Main menu


Cutting-edge technology uses MRI to diagnose patients with heart failure in record time

featured image

Researchers at the University of East Anglia have developed cutting-edge technology to diagnose patients with heart failure in record time.

Cutting-edge technology uses Magnetic Resonance Imaging (MRI) to create detailed 4D flow images of the heart.

But unlike a standard MRI, which can take up to 20 minutes or more, the new 4D Cardiac MRI only takes eight minutes.

The results provide an accurate picture of heart valves and blood flow inside the heart, helping doctors determine the best treatment for patients.

Cardiology patients at Norfolk and Norwich University Hospital (NNUH) were the first to test the new technology. And the team hopes their work can revolutionize the speed at which heart failure is diagnosed, benefiting hospitals and patients around the world.

Heart failure is a terrible disease resulting from increased pressures inside the heart. The best method for diagnosing heart failure is invasive evaluation, which is not preferred as it carries risks.

An ultrasound of the heart called echocardiography is commonly used to measure the maximum speed of blood flow through the mitral valve of the heart. However, this method may not be reliable.

We researched one of the most advanced methods of assessing flow inside the heart called 4D flow MRI.

In 4D flow MRI, we can observe flow in three directions over time – the fourth dimension.”

Dr Pankaj Garg, Principal Investigator, UEA Norwich Medical School and Honorary Consultant Cardiologist at NNUH

Doctoral student Hosamadin Assadi, also from UEA’s Norwich Medical School, said: This new technology is revolutionizing the way patients with heart disease are diagnosed. However, it takes up to 20 minutes to perform a 4D flow MRI and we know that patients don’t like having long MRIs.

“We therefore collaborated with General Electrics Healthcare to study the reliability of a new technique that uses ultra-fast methods to analyze flow in the heart, called Kat-ARC.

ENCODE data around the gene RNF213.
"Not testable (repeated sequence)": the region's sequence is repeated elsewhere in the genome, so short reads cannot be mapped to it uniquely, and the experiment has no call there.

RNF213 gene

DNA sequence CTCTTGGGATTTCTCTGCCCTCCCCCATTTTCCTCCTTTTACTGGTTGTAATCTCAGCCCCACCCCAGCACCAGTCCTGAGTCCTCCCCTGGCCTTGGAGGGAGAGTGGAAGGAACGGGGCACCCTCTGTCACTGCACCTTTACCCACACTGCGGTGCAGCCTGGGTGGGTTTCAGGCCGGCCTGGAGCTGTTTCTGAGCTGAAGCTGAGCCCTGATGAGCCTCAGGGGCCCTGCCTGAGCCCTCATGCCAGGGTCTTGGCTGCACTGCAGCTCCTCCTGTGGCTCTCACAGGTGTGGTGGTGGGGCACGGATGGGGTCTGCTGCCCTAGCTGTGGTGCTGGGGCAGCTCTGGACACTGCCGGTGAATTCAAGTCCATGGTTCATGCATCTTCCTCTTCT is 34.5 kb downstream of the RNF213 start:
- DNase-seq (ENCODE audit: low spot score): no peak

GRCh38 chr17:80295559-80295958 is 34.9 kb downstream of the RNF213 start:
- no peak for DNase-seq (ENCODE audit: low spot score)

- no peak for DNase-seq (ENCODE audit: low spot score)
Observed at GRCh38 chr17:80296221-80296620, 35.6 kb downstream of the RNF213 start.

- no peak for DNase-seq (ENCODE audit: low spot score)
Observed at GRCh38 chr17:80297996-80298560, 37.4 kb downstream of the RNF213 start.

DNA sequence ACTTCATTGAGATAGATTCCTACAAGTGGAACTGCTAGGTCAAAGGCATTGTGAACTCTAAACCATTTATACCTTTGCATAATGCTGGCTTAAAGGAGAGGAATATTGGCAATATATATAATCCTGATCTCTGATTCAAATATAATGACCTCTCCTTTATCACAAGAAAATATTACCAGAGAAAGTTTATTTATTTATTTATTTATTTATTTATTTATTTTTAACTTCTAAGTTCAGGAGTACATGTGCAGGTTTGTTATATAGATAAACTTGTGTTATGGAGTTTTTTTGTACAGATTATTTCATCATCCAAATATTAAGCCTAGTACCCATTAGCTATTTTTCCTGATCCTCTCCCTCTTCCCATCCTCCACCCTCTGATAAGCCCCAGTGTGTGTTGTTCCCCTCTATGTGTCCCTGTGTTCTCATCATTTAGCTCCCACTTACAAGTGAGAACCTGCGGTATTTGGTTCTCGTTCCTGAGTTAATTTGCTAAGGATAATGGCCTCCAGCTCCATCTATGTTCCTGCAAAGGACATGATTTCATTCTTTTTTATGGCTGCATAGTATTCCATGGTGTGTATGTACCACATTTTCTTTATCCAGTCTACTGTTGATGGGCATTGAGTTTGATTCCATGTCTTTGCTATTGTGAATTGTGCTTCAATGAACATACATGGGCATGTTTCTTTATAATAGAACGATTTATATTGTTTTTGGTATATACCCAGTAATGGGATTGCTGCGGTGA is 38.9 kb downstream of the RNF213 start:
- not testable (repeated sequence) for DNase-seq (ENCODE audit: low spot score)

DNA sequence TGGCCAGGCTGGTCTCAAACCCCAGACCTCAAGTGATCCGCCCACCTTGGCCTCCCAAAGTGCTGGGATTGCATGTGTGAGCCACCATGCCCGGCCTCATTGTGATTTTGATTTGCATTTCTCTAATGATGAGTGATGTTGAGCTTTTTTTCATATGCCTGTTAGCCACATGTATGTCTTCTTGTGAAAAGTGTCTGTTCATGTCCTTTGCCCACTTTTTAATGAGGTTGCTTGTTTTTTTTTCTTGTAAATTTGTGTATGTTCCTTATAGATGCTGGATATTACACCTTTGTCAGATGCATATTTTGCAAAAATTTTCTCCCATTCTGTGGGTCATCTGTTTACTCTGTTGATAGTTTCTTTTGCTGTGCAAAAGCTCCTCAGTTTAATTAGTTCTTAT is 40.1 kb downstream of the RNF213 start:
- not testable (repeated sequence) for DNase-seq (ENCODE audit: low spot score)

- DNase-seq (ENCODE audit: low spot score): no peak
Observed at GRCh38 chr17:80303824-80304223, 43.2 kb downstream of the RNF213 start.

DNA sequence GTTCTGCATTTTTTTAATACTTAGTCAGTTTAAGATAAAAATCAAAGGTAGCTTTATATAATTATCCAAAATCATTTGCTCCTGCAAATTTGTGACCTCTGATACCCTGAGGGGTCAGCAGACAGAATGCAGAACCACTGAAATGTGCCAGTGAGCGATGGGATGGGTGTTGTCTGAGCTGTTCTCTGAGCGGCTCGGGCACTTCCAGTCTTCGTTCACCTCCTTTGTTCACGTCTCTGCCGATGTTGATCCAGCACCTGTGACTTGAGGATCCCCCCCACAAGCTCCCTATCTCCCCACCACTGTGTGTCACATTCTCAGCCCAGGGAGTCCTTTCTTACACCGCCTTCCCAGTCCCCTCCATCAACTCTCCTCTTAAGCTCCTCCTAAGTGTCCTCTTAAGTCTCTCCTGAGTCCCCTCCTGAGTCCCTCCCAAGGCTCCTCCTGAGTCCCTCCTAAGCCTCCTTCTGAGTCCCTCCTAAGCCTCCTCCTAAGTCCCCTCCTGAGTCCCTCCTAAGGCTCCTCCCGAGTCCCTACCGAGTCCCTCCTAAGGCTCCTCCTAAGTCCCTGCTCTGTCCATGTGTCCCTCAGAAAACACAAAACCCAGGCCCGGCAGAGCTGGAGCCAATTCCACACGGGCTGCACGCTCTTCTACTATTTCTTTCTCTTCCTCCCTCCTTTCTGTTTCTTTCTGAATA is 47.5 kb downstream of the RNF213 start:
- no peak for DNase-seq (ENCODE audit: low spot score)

“We’ve found this cuts scanning time in half – and takes about eight minutes.

“We also showed how this non-invasive imaging technique can measure peak blood flow velocity in the heart with precision and accuracy.”

The team tested the new technology with 50 patients at Norfolk and Norwich University Hospital and Sheffield Teaching Hospitals NHS Foundation Trust in Sheffield.

Patients with suspected heart failure were assessed using the new Kat-ARC 4D Cardiac Flow MRI.

Dr Garg said: “This technology is revolutionizing the way we assess heart disease and our research is paving the way for ultra-fast 4D flow MRIs by cutting acquisition time in half.

“This will benefit hospitals and patients around the world,” he added.

NNUH Medical Director Professor Erika Denton said: “NNUH is proud to have participated in groundbreaking research that has the potential to improve the diagnosis and treatment of people with heart disease.”

This project was funded by the Wellcome Trust. It was led by UEA researchers in collaboration with NNUH, University of Sheffield, Sheffield Teaching Hospitals NHS Trust, University of Dundee, GE Healthcare (Germany), Pie Medical Imaging (Netherlands) and the National Heart Center and Duke-NUS Medical School (both in Singapore).

‘Kat-ARC Accelerated 4D Flow CMR: Clinical Validation for Transvalvular Flow and Peak Velocity Assessment’ is published in the journal European experimental radiology September 22.


University of East Anglia